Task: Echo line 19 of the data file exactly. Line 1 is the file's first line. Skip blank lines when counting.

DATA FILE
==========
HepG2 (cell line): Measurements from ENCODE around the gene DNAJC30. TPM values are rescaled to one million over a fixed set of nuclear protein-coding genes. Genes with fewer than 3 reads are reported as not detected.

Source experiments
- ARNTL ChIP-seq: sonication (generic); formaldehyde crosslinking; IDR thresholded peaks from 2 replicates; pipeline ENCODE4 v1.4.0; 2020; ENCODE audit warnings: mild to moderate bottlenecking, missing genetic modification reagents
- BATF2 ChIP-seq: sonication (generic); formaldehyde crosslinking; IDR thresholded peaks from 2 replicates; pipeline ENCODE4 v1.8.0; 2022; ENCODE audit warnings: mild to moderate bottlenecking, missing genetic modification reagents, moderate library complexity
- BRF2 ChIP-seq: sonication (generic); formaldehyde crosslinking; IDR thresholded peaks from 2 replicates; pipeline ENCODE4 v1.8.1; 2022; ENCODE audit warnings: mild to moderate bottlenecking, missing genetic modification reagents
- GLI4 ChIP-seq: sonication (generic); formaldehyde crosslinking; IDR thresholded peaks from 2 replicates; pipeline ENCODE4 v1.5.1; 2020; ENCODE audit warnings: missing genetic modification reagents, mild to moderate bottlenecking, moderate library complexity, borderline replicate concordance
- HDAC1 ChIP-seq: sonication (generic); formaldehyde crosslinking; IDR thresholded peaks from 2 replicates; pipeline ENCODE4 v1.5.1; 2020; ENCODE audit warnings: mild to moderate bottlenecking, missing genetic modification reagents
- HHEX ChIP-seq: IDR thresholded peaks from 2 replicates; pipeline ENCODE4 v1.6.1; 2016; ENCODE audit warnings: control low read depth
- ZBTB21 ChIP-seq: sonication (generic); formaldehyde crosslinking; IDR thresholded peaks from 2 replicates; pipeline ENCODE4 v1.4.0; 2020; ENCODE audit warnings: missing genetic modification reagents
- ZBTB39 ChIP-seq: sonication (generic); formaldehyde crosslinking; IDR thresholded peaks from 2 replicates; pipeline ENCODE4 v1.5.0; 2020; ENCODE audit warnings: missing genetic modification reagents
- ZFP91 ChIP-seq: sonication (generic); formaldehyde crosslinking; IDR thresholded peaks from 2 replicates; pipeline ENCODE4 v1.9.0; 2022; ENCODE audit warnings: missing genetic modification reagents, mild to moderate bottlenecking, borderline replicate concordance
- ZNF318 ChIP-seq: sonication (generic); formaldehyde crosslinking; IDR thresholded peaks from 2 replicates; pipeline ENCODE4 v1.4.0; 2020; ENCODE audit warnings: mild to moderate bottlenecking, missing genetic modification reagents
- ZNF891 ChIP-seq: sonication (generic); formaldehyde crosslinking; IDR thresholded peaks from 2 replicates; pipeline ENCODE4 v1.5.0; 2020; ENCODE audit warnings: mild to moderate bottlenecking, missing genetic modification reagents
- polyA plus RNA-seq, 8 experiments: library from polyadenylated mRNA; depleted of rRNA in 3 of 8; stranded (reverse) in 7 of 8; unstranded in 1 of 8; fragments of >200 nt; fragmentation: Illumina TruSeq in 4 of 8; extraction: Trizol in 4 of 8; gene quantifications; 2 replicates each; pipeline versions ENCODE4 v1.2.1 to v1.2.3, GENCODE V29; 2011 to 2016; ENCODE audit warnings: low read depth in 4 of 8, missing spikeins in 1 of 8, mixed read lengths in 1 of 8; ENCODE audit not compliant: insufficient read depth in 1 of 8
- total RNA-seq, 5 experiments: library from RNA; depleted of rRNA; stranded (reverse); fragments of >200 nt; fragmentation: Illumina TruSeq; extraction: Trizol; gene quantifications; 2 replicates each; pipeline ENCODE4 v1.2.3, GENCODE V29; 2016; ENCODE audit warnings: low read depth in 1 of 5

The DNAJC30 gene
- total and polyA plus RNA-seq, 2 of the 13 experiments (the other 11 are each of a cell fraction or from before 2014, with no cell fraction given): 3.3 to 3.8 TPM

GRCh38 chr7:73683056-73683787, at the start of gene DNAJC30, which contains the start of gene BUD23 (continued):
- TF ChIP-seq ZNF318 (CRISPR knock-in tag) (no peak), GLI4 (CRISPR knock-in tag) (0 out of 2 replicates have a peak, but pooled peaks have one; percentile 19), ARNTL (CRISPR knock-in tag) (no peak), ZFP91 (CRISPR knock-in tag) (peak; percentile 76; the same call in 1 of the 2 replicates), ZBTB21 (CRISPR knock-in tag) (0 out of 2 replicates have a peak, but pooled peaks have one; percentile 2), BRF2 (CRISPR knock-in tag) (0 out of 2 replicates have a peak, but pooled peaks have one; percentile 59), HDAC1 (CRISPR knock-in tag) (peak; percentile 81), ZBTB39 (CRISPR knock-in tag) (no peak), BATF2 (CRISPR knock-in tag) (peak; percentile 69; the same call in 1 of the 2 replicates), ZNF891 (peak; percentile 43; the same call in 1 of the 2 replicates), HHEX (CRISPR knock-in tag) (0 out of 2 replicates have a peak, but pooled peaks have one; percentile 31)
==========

- TF ChIP-seq ZNF318 (CRISPR knock-in tag) (no peak), GLI4 (CRISPR knock-in tag) (0 out of 2 replicates have a peak, but pooled peaks have one; percentile 19), ARNTL (CRISPR knock-in tag) (no peak), ZFP91 (CRISPR knock-in tag) (peak; percentile 76; the same call in 1 of the 2 replicates), ZBTB21 (CRISPR knock-in tag) (0 out of 2 replicates have a peak, but pooled peaks have one; percentile 2), BRF2 (CRISPR knock-in tag) (0 out of 2 replicates have a peak, but pooled peaks have one; percentile 59), HDAC1 (CRISPR knock-in tag) (peak; percentile 81), ZBTB39 (CRISPR knock-in tag) (no peak), BATF2 (CRISPR knock-in tag) (peak; percentile 69; the same call in 1 of the 2 replicates), ZNF891 (peak; percentile 43; the same call in 1 of the 2 replicates), HHEX (CRISPR knock-in tag) (0 out of 2 replicates have a peak, but pooled peaks have one; percentile 31)